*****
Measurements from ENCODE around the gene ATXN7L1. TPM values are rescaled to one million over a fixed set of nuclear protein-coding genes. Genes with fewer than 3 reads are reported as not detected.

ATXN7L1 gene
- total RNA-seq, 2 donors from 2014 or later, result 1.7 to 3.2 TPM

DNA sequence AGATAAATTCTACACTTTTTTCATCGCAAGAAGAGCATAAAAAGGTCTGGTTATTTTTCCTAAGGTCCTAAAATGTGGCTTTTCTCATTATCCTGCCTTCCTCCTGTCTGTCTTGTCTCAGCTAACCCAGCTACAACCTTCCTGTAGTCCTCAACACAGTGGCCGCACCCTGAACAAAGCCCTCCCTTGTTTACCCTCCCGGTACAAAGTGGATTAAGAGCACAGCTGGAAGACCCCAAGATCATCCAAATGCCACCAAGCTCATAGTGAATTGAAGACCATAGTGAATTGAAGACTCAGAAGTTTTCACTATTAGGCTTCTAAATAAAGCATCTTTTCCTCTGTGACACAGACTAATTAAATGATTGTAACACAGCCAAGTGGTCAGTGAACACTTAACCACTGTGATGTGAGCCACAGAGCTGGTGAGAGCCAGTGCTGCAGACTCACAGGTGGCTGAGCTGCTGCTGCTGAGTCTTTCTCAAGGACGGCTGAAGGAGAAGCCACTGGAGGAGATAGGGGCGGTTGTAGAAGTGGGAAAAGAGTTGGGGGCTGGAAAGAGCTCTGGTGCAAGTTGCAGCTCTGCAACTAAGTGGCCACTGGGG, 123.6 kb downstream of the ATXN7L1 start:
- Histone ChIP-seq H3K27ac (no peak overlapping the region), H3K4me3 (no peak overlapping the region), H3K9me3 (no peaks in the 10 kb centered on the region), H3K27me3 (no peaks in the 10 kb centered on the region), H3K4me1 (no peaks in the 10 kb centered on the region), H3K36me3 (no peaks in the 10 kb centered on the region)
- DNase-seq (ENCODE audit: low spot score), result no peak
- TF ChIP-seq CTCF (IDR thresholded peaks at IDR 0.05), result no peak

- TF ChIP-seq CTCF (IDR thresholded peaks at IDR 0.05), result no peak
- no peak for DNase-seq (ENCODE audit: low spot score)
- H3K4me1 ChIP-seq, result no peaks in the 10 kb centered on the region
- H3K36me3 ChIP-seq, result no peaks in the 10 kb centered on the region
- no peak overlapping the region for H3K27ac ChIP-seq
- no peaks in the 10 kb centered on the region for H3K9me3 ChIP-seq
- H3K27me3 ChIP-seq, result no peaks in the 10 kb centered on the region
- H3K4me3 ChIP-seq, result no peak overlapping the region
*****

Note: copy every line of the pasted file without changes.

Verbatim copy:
Measurements from ENCODE around the gene ATXN7L1. TPM values are rescaled to one million over a fixed set of nuclear protein-coding genes. Genes with fewer than 3 reads are reported as not detected.

ATXN7L1 gene
- total RNA-seq, 2 donors from 2014 or later, result 1.7 to 3.2 TPM

DNA sequence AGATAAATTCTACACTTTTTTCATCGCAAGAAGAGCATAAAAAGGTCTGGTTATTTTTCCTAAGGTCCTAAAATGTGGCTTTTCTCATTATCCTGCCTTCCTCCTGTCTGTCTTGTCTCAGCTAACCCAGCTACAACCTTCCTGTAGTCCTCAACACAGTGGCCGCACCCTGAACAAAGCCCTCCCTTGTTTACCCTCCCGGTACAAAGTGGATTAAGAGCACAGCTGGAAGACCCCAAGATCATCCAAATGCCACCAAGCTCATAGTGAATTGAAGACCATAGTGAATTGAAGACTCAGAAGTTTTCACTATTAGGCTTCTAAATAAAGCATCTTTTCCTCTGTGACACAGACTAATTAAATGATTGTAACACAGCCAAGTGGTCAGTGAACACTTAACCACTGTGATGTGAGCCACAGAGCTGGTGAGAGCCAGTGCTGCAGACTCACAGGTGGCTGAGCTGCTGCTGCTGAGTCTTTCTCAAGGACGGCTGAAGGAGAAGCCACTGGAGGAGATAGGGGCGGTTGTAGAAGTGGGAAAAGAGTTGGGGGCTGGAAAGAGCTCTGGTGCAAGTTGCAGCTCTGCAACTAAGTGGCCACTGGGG, 123.6 kb downstream of the ATXN7L1 start:
- Histone ChIP-seq H3K27ac (no peak overlapping the region), H3K4me3 (no peak overlapping the region), H3K9me3 (no peaks in the 10 kb centered on the region), H3K27me3 (no peaks in the 10 kb centered on the region), H3K4me1 (no peaks in the 10 kb centered on the region), H3K36me3 (no peaks in the 10 kb centered on the region)
- DNase-seq (ENCODE audit: low spot score), result no peak
- TF ChIP-seq CTCF (IDR thresholded peaks at IDR 0.05), result no peak

- TF ChIP-seq CTCF (IDR thresholded peaks at IDR 0.05), result no peak
- no peak for DNase-seq (ENCODE audit: low spot score)
- H3K4me1 ChIP-seq, result no peaks in the 10 kb centered on the region
- H3K36me3 ChIP-seq, result no peaks in the 10 kb centered on the region
- no peak overlapping the region for H3K27ac ChIP-seq
- no peaks in the 10 kb centered on the region for H3K9me3 ChIP-seq
- H3K27me3 ChIP-seq, result no peaks in the 10 kb centered on the region
- H3K4me3 ChIP-seq, result no peak overlapping the region